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Nectar and pollen are vital for the honeybees’ all year round life-cycle.

If you are considering making plants and flowers available in your own garden for your bees, It’s a good idea to have at least two nectar- or pollen-rich plants in flower at any one time during this period. The nectar feeds the adult bee, while the pollen is collected to feed the young. Of course, the more flowers you have, the more attractive your garden is to bees, so you can never have too many!

The flowers and the arrangement of flowers in your garden are what attract honey bees and native bees. Bees like a diversity of bee-friendly flowers, with large patches of each kind of flower. They prefer a less manicured, more random garden with weeds.

What You Can Do

To make your garden more bee-friendly:

  • Plant 10 or more types of plants that attract bees.
  • Plant several of each type of plant close together, rather than planting them singly or spread out in the garden.
  • Plant flowers that bloom at different times so you have pollen and nectar sources during the four seasons of the year.
  • Do not use pesticides in or near your garden.
  • Allow weeds like dandelion and white clover to flower. You can pull them up before they go to seed.
  • Sink shallow pans of water in your garden. Bees need clean water, but birdbaths and pools are too deep for them.
  • Leave dead tree branches for bees to colonise.
  • Plant a combination of native and non-native plants.

Flowering Time & Suggested Plants

March – May

Bluebell
Bugle
Rosemary

Pussy willow
Dead-nettle
Flowering currant

Lungwort
Winter flowering heather

June – July

Chives
Thyme
Cotoneaster

Everlasting pea
Honeysuckle
Everlasting wallflower

Sage
Vipers bugloss
Catmint

August – September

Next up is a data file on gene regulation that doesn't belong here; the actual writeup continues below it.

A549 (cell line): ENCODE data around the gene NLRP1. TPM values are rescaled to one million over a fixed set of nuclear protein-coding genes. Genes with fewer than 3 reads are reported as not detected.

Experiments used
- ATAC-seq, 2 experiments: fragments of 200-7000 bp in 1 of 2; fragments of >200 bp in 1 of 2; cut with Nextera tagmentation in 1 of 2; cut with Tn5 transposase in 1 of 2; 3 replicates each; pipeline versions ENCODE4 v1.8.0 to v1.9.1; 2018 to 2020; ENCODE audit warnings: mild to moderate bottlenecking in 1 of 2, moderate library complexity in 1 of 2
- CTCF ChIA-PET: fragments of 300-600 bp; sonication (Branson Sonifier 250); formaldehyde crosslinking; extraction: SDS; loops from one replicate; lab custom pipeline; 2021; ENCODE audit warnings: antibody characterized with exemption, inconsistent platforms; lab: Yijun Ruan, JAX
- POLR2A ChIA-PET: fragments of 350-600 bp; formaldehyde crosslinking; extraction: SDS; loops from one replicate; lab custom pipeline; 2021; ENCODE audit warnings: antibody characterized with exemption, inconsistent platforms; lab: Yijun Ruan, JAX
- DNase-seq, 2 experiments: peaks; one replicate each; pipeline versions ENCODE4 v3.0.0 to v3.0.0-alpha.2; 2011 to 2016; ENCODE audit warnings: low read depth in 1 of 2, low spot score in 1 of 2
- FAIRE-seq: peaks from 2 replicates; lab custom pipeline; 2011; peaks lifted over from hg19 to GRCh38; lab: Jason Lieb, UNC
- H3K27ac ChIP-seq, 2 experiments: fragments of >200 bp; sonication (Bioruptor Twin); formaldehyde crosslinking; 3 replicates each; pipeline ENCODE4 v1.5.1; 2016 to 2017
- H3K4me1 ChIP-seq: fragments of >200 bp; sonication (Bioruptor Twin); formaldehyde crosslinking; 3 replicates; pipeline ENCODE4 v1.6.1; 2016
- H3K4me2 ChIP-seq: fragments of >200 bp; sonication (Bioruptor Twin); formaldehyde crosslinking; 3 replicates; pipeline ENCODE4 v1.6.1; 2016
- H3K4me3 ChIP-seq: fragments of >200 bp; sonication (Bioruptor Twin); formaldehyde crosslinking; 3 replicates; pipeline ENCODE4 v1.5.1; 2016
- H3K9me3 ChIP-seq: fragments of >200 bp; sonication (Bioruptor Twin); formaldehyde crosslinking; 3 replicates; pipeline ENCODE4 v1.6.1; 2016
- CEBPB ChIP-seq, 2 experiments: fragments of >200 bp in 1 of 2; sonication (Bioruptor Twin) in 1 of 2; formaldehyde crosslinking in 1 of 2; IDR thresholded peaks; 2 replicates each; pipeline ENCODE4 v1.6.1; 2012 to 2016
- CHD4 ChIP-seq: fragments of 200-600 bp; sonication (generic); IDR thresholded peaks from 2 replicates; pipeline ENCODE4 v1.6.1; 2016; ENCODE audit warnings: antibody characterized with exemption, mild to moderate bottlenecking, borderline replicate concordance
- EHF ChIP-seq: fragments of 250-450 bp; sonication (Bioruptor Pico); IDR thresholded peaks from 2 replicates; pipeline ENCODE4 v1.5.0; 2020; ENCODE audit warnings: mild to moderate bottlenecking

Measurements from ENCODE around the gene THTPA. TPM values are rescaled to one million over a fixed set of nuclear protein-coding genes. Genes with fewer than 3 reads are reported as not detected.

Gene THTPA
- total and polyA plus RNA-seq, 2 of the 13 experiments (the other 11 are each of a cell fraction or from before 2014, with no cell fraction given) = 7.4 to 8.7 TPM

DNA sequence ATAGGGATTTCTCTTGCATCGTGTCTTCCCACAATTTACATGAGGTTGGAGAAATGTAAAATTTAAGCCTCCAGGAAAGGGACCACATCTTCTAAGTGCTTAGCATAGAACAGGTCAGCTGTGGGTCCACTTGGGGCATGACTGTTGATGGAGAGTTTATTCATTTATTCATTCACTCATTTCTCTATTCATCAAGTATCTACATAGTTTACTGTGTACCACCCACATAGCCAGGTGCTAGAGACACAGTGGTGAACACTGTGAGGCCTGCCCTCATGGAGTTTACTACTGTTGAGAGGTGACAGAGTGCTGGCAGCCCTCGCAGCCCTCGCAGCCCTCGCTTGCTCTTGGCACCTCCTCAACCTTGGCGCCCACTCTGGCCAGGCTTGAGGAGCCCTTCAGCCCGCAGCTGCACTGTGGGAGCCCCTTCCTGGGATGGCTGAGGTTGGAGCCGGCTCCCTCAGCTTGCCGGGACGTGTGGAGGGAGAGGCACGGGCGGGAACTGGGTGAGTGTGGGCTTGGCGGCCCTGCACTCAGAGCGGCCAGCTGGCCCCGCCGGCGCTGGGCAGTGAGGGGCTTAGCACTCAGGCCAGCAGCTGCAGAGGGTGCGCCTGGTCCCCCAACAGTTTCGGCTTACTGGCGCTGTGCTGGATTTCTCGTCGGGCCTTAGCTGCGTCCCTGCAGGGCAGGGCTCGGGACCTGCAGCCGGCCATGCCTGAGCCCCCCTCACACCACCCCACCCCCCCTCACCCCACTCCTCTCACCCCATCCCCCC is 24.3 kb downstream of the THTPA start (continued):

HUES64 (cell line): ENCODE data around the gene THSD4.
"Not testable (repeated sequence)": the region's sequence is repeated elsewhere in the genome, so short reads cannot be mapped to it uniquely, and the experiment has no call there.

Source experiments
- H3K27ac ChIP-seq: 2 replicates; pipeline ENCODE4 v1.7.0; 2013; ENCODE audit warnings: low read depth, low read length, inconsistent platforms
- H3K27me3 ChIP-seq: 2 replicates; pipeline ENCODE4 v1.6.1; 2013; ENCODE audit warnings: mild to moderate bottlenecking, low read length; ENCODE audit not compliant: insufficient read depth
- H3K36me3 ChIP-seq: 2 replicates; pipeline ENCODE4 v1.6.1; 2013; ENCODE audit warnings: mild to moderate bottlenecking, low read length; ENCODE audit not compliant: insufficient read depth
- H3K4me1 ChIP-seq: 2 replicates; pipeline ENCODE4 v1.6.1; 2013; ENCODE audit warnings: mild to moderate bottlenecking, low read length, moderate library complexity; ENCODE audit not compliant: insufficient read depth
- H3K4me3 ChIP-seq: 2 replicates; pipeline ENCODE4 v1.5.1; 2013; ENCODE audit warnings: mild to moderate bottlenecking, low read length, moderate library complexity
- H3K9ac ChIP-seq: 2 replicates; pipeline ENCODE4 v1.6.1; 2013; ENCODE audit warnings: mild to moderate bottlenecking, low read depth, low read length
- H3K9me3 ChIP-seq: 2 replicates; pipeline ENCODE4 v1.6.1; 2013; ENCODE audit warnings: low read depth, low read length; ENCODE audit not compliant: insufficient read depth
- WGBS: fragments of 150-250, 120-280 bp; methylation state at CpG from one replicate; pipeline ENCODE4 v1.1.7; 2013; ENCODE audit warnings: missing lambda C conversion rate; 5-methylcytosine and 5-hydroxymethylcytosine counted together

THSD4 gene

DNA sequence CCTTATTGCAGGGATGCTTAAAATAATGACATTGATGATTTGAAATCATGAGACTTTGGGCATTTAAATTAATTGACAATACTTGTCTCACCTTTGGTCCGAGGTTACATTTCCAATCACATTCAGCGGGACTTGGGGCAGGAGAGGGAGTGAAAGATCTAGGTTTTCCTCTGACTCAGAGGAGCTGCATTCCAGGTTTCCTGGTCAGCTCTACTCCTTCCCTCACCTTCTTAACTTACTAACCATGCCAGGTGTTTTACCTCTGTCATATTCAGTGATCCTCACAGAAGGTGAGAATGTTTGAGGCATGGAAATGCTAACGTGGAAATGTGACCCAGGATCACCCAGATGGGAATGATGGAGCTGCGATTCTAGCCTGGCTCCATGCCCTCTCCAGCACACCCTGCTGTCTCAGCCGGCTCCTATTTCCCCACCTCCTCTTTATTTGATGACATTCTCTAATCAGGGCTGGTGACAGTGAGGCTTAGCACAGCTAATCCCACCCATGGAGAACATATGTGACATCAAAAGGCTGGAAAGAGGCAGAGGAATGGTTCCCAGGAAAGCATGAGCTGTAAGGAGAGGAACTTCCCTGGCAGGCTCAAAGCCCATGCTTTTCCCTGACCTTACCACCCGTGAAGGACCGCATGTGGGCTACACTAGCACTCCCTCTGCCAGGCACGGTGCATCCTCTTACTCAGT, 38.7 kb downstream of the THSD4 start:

Buddleia
Lavender
Cornflower
Rock-rose

Centaurea
Scabious
Delphinium
Marjoram

Escallonia
Sea Holly
Hollyhock
Sunflower
Heathers

November – February

Aconite
Evergreen Clematis
Hellebore

Oregon Grape
Strawberry Tree
Winter Flowering Heather

Winter Flowering Honey Suckle

Spring Plants

Bluebell, bugle, crab apple, daffodil, flowering cherry and currant, forget-me-not (Myosotis), hawthorn, hellebore (Helleborus corsicus, H. foetidus), pulmonaria, pussy willow, rhododendron, rosemary, viburnum, thrift (Armeria maritima).

Early Summer Plants

Aquilegia, astilbe, campanula, comfrey, everlasting sweet pea (Lathyrus latifolius), fennel, foxglove, geranium, potentilla, snapdragon, stachys, teasel, thyme, verbascum.

Late Summer Autumn Plants

Angelica, aster, buddleia, cardoon, cornflower (Centaurea), dahlia (single-flowered), delphinium, eryngium, fuchsia, globe thistle (Echinops), heather, ivy, lavender, penstemon, scabious, sedum, Verbena bonariensis

Winter Plants

Aconite (Eranthis hyemalis), Evergreen Clematis (Clematis cirrhosa), Hellebore (Helleborus x hybridus), Oregon Grape, Strawberry Tree (Arbutus unedo), Winter Flowering Heather (Adrienne Duncan), Winter Flowering Honey Suckle (Lonicera fragrantissima).

The greater the plant diversity, the more honeybees and wildlife you will attract and support. It is important to choose as many native plants as you can. Here are some more examples:

Annuals

Asters
Calliopsis

Clover
Marigolds

Poppies
Sunflowers

Zinnias

Perennials

Buttercups
Clematis
Cosmos
Crocuses
Dahlias

Echinacea
English Ivy
Foxglove
Geraniums
Germander

Globe Thistle
Hollyhocks
Hyacinth
Rock Cress
Roses

Sedum
Snowdrops
Squills
Tansy
Yellow Hyssop

Fruite & Veg

Blackberries
Cantaloupe
Cucumbers

Gourds
Fruit Trees
Peppers

Pumpkins
Raspberries
Squash

Strawberries
Watermelons

Herbs

Bee Balm
Borage
Catnip

Coriander
Fennel
Lavender

Mints
Rosemary
Wild Garlic

Sage
Thyme

Shrubs

Blueberry
Butterfly Bush

Button Bush
Honeysuckle

Indigo

Privet

Trees

Alder
American Holly
Basswood
Black Gum
Black Locust

Buckeyes
Catalpa
Eastern Redbud
Golden Rain
Hawthorns

Hazels
Linden
Magnolia
Maples

Mountain Ash
Poplar
Sycamore
Willows